Four years is long for expecting, but short for preparing. Since the 13th General Assembly of the International Mathematical Union in Dresden in 1998, at which Beijing was chosen as the site of ICM-2002, Chinese mathematical community has been racing against time to work for today's ICM-2002. The first step was the setting up of the Local Organizing Committee in September of 1998, right after the Berlin Congress. The Committee, consisting of representatives from Taiwan, Hong Kong and overseas Chinese mathematicians, has been cooperating closely with the Executive Committee of IMU to ensure a smooth and effective preparation of this Congress. The preparation of the Congress is a symphony of international cooperation. I would like to take this opportunity to thank colleagues world-wide who have rendered all kinds of help and assistance. I am indebted in particular to IMU President Jacob Palis, Past President David Mumford, and Secretary Phillip Griffiths for their all-out support. Special thanks goes also to my German predecessor Professor Martin Groetschel, whose experiences of organizing the Berlin Congress are really helpful to us. The preparation of the Congress has won wide social and governmental support in China. The support from the government is evidenced by the presence of President Jiang Zemin and other Chinese leaders at this opening ceremony. The financial support from the Chinese government was even more than expected. The Organizing Committee of ICM-2002 is grateful to the Chinese ministries and agencies that were listed on the slide shown left, the total of their funding is 10 million Chinese yuan, which amounts to about 1.2 million US dollars.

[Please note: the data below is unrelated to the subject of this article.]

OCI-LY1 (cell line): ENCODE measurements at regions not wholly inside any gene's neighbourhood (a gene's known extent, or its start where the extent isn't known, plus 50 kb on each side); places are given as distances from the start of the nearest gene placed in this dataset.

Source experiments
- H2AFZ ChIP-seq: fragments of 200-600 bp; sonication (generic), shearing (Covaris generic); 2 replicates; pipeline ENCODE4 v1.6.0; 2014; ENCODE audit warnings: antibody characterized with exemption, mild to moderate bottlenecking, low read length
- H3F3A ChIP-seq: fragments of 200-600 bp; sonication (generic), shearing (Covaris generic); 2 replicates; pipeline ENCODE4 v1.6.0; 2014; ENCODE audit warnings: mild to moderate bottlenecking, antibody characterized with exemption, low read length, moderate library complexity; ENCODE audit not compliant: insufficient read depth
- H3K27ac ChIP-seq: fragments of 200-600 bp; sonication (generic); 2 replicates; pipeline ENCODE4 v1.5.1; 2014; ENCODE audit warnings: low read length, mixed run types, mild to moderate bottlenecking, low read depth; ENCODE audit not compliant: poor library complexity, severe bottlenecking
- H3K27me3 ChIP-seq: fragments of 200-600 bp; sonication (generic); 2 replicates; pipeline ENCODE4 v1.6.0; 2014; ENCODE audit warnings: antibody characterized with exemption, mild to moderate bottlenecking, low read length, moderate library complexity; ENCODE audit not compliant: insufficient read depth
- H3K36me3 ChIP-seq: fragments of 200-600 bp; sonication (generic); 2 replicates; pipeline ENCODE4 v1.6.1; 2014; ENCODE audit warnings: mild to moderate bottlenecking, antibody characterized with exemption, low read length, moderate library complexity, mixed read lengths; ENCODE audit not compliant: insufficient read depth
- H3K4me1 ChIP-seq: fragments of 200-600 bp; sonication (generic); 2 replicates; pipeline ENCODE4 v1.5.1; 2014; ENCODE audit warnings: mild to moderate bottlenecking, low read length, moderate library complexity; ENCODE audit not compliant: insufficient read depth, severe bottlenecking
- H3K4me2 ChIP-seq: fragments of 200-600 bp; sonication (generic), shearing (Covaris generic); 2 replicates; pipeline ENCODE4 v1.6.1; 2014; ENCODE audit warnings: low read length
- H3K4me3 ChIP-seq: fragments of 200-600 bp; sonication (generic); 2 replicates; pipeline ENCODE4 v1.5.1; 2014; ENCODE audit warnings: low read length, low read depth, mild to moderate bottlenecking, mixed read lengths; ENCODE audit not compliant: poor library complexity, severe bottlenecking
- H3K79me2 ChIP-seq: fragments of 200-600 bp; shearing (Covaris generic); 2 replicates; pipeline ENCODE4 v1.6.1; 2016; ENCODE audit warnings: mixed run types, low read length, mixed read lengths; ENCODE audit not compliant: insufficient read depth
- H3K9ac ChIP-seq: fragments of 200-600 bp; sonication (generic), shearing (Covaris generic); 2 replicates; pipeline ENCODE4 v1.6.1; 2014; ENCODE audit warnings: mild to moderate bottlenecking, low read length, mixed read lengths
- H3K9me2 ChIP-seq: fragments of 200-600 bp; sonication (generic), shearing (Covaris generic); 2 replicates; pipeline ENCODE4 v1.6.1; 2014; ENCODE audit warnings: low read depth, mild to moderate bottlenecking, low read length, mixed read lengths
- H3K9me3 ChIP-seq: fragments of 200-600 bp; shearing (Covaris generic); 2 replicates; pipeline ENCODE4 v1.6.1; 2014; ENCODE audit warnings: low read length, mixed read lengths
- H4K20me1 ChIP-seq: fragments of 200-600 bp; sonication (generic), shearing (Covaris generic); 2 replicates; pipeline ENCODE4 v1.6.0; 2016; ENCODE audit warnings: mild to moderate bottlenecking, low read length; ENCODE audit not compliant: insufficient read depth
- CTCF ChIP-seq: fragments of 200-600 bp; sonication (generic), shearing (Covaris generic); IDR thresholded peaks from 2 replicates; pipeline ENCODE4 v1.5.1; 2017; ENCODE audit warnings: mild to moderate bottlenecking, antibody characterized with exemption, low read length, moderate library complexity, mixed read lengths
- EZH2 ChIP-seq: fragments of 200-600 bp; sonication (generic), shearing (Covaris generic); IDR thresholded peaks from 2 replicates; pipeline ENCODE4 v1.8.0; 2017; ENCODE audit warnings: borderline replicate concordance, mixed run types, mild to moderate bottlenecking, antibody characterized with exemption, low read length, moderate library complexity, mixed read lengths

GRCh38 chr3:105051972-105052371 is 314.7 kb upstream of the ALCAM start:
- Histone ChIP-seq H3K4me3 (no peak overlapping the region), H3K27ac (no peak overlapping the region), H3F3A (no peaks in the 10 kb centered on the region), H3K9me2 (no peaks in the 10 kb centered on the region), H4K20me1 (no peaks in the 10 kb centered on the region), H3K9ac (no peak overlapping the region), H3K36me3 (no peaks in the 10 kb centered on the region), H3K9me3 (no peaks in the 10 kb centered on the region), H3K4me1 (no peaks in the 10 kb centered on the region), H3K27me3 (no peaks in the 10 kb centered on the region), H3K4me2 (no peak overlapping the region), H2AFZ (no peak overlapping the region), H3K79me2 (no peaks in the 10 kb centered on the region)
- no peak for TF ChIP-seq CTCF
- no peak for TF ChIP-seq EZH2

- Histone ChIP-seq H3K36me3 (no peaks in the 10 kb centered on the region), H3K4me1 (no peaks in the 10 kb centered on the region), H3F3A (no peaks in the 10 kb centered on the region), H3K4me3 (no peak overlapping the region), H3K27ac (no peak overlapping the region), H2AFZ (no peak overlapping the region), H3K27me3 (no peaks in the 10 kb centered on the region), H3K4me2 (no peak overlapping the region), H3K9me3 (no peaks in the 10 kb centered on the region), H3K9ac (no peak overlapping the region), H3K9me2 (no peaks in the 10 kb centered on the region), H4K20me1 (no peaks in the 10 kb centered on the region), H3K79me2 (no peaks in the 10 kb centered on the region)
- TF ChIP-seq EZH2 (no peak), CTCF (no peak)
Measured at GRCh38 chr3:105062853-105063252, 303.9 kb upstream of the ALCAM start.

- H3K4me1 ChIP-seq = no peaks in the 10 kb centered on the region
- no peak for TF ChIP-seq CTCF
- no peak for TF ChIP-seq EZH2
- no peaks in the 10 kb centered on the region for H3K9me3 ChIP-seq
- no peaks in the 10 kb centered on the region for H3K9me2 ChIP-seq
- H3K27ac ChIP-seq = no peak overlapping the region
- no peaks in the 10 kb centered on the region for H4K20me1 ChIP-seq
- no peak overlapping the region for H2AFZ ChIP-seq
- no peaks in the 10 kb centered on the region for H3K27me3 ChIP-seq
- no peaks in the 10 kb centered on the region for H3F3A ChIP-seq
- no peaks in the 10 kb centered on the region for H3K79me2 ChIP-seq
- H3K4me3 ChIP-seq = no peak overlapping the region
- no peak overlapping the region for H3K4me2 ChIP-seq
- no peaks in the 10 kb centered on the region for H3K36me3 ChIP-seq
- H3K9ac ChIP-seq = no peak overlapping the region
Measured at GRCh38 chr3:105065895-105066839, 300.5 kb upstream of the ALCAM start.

The spirit for the ICM-2002 has been high among the Chinese public. Many Chinese scholars, teachers, industrialists, and even students were eager to contribute not only to help to prepare a successful ICM, but also to make the Congress a new start point for development of mathematics in China. Regarding the donations only, the Organizing Committee has received contributions of 3 million Chinese yuan from universities, industries and individuals. This amount is significant in view of that China is still a developing country. Please watch the slides at left, which show the major donors, and I, in the name of the Organizing Committee of ICM-2002, would like to extend to them our sincere thanks.
While the financial support is important, the scientific program is always the core of the Congress. Thanks to the Program Committee headed by Professor Y. Manin and the 19 international panels, the selected 20 plenary lectures and 174 invited lectures will, I believe, represent the latest advancement and frontier achievements in our science. The lectures given by the newly awarded Fields medallists and winner of the Nevanlinna Prize will of course highlight the scientific program of the Congress. On the other hand, more than 1200 short communications and poster presentations arranged by the local scientific committee will reflect the widespread active participation in the development of mathematics in recent years.